Hiring tumbled in February, with U.S. employers adding just 20,000 jobs, the smallest monthly gain in nearly a year and a half.
The sharp slowdown in hiring, which might have been worsened by unseasonably cold weather, came after employers had added a blockbuster 311,000 jobs in January, the most in nearly a year. In the past three months, job gains have averaged a solid 186,000.
Still, the pullback comes amid signs that growth is slowing because of a weaker global economy, a trade war between the United States and China, and signs of caution among consumers.
The unemployment rate fell to 3.8 percent last month from 4 percent in January, the Labor Department said in its monthly jobs report. Businesses stepped up their competition for workers and raised average hourly pay 3.4 percent from a year earlier, the largest gain in a decade.
Slowing global growth, a trade war with China and signs of increased caution among consumers have led many economists to forecast weaker growth in the first three months of this year.
Still, most analysts expect businesses to keep hiring and growth to rebound in the April-June quarter. It will be harder than usual, though, to get a precise read on the economy because many data reports are still delayed by the partial shutdown of the government, which ended Jan. 25.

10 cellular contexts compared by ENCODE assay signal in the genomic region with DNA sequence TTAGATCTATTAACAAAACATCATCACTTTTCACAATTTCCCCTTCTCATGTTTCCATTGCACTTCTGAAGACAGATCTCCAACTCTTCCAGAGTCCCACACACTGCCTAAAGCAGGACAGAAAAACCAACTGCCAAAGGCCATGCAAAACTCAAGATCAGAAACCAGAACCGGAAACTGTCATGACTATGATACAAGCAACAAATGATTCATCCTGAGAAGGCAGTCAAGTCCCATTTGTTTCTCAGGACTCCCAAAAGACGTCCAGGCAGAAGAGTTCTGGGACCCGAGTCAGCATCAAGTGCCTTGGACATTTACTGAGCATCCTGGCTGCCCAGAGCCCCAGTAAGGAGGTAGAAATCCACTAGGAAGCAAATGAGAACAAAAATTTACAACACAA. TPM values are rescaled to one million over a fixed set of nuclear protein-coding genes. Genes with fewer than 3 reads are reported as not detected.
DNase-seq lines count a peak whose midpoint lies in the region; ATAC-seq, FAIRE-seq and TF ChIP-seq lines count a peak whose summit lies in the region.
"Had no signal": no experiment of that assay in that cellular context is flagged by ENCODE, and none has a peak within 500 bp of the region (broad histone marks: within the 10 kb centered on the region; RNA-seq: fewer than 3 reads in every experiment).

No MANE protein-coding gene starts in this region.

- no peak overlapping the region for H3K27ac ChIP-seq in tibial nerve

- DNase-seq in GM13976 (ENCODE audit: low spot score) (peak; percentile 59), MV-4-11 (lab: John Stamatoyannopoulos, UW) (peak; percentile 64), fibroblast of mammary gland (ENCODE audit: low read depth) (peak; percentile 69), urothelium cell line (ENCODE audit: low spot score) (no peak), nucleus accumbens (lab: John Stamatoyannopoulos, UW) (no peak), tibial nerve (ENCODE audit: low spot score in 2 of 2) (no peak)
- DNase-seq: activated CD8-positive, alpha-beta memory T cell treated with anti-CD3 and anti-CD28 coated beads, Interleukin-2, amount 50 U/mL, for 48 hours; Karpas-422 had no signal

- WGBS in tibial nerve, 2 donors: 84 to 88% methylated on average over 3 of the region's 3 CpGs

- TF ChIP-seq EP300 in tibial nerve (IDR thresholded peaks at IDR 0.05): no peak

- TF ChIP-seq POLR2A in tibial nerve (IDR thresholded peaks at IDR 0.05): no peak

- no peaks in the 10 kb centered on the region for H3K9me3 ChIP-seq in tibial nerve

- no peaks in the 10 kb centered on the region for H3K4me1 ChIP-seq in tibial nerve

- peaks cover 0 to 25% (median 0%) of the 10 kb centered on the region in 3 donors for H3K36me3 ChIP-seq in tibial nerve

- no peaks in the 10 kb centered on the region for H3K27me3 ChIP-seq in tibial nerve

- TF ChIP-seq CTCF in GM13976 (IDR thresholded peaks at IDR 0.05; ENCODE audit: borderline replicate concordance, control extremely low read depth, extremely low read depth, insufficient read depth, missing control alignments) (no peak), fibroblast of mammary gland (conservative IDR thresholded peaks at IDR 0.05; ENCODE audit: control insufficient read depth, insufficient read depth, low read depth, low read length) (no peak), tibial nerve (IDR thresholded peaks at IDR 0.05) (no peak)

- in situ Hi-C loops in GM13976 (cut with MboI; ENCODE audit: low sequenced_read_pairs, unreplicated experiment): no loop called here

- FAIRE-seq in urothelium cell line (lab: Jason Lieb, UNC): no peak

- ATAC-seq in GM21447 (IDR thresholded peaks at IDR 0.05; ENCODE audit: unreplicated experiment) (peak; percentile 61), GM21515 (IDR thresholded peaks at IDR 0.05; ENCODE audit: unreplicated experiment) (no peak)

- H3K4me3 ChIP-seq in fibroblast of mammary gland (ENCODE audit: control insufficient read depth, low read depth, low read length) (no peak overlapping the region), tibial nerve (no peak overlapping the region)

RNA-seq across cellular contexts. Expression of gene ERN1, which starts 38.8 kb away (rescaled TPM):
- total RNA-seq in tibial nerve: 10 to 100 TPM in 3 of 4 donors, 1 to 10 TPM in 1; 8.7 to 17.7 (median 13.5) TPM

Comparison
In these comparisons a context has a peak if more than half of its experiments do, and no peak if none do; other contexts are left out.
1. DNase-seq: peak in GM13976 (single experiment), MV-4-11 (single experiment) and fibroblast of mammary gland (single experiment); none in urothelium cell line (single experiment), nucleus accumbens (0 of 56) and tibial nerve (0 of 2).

In the meantime, there are cautionary signs. Consumer confidence fell sharply in January, held back by the shutdown and by a steep fall in stock prices in December. And Americans spent less over the winter holidays, with consumer spending falling in December by the most in five years.
Home sales fell last year and price gains are slowing after the average rate on a 30-year mortgage reached nearly 5 percent last year. Sales of new homes also cratered late last year before picking up in December. And U.S. businesses have cut their orders for equipment and machinery for the past two months, a sign that they are uncertain about their customer demand.
The economy is forecast to be slowing to an annual growth rate of just 1 percent in the first three months of this year, down from 2.6 percent in the October-December quarter. Growth reached nearly 3 percent for all of last year, the strongest pace since 2015.
Still, economists expect a rebound in the April-June quarter, and there are already signs of one: Consumer confidence rose in February along with the stock market.
And more Americans signed contracts to buy homes in January, propelled by lower mortgage rates. Analysts have forecast that annual growth will top 2 percent next quarter.